More than 680,000 students have taken a Coursera class.

The University of Virginia will make four of its courses available for free online in 2013 after the campus’s governing board last month cited a lack of web-based courses in its controversial ouster of President Teresa Sullivan.

But advocates for online education said the university’s partnership with for-profit internet learning site Coursersa—which announced partnerships with 12 universities July 17—should be seen as a tepid embrace of nontraditional courses, not as a momentous shift toward a new learning model.

UVa. will post courses in physics, history, and philosophy to Coursera, part of the massive open online course (MOOC) movement that includes other free educational websites like edX, Udacity, and the Khan Academy.

The courses will be available to anyone with an internet connection. UVa. students will not earn credits upon completion of each Coursera class, whereas students at the University of Washington soon will be able to take Coursera classes for credit.

Coursera offers 43 college courses to more than 680,000 people worldwide. The site could have more than 100 classes by January, according to a company announcement.

Educational technology leaders said UVa.’s sudden willingness to join the MOOC movement reeked of political consideration in the wake of a nasty fight between the school’s governing board, led by rector Helen Dragas, and Sullivan, who was voted out in June only to be reinstated after a weeks-long campus outcry from faculty and students.

“From afar, the University of Virginia’s partnership with Coursera seems to be a reaction to the pressures President Sullivan received from the board, and specifically Helen Dragas,” said Kevin Corbett, a technologist who tracks advances in online learning in K-12 and higher education. “Really pretty crazy the power plays that exist within institutions as they rush to jump on the new online learning gold rush.”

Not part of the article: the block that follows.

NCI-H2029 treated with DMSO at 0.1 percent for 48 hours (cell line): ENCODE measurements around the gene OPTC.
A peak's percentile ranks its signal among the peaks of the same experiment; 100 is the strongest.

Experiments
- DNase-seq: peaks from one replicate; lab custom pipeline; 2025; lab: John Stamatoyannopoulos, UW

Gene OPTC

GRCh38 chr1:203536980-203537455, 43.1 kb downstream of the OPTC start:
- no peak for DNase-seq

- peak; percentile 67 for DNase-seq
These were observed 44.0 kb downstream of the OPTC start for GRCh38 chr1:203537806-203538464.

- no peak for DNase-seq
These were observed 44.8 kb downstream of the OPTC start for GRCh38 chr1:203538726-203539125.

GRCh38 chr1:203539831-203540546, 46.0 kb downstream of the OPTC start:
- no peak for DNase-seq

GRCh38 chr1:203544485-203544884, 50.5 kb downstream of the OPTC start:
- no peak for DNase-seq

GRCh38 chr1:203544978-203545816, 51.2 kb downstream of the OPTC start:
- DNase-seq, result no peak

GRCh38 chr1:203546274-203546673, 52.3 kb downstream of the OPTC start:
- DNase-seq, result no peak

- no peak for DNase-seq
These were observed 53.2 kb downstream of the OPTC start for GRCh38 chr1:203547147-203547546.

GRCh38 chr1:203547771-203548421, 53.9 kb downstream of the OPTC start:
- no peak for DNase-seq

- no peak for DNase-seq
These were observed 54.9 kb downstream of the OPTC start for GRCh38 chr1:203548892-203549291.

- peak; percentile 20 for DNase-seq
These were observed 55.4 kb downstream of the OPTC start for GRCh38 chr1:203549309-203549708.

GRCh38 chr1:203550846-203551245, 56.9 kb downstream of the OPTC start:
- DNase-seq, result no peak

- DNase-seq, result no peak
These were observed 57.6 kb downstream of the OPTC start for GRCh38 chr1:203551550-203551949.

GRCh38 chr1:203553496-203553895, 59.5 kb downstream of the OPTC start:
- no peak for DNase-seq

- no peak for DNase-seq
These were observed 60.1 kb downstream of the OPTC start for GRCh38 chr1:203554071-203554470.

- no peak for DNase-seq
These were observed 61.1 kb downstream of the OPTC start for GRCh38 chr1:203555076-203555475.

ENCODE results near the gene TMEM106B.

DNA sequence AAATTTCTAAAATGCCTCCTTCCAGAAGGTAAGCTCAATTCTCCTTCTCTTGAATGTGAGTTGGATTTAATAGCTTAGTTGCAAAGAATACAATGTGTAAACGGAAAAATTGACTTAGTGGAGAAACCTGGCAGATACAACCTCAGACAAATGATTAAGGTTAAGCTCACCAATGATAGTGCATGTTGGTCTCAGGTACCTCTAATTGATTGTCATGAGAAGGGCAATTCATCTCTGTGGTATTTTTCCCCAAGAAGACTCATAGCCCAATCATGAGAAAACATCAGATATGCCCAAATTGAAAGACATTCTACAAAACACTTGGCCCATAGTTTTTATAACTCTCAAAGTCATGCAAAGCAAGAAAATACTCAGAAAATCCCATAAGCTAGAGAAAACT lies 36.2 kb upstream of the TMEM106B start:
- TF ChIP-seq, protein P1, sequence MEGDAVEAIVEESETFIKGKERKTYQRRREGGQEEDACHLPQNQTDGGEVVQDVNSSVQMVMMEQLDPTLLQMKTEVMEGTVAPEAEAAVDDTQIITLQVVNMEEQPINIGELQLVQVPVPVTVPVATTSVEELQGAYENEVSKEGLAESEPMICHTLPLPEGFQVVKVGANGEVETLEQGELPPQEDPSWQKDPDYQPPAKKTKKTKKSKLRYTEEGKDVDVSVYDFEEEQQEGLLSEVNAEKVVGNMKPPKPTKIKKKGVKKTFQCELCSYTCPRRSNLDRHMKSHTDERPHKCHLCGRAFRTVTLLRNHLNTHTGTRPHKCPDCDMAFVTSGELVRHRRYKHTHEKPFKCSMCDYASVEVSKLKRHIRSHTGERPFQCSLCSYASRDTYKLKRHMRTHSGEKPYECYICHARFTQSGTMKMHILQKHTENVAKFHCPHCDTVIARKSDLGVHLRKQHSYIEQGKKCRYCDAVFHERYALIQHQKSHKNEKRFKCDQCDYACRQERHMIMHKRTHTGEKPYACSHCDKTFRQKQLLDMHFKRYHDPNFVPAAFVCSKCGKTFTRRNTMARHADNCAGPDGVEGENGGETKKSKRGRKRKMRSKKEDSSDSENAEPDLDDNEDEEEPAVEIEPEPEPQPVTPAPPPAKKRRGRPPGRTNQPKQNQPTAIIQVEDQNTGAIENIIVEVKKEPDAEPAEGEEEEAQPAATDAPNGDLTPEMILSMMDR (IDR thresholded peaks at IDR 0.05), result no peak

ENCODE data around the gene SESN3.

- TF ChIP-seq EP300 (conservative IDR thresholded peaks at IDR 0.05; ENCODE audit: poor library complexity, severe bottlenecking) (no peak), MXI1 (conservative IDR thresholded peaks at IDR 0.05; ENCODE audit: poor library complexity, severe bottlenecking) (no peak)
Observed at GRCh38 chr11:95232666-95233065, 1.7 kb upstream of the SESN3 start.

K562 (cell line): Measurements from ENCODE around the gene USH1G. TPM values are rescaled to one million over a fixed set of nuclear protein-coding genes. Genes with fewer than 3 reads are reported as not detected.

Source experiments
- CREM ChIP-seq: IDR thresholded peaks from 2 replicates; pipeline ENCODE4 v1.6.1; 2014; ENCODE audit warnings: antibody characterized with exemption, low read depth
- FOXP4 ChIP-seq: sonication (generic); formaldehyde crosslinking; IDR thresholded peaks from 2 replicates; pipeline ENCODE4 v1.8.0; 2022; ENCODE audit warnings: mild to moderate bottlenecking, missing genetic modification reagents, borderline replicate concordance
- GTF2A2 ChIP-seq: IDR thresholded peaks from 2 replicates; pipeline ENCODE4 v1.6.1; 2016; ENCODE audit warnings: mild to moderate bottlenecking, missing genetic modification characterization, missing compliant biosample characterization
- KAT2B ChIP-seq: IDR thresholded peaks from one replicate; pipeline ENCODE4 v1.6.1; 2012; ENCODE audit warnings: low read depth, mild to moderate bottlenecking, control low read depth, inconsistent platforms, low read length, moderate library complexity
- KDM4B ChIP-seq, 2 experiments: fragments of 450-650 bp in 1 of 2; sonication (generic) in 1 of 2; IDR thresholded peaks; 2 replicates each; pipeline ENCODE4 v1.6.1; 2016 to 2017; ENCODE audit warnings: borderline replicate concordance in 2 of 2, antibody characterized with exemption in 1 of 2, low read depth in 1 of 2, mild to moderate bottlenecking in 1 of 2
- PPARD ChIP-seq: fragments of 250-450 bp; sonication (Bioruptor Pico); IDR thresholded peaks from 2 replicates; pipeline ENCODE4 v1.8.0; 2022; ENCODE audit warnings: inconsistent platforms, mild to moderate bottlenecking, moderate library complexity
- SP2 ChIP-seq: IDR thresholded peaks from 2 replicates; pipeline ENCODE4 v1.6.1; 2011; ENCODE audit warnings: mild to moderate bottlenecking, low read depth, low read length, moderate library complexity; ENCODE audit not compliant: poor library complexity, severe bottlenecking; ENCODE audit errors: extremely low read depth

In a lengthy critique of Sullivan published this summer, Dragas said the university had fallen behind peer institutions in online class offerings, bemoaning the lack of a “centralized approach to dealing with this potentially transformational development” at UVa.

“Bold experimentation and advances by the distinguished likes of Stanford, Harvard, and MIT have brought online learning into the mainstream, virtually overnight,” Dragas wrote in her critique.

Sullivan sought to ease fears among UVa. decision makers that making course lectures and material available for no charge on the web would cheapen the university’s academics.

“They will in no way diminish the value of a UVa. degree, but rather enhance our brand,” she said. “We also gain the opportunity to share the expertise of our faculty, both in the classroom and the research labs.”

Bill Sams, an executive in residence at Ohio University, said prestigious schools’ participation in MOOCs was only an initial step toward credential-based learning in the global online classroom.

“For those who try to make this sea change go away with the observation that these courses still don’t lead to credits or degrees are beyond naive in that this phenomena is only six months old,” Sams said. “As industry recognizes the power of badges to define specific industry job skills, the concept of one size liberal arts degree fits all is going to be in serious trouble.”


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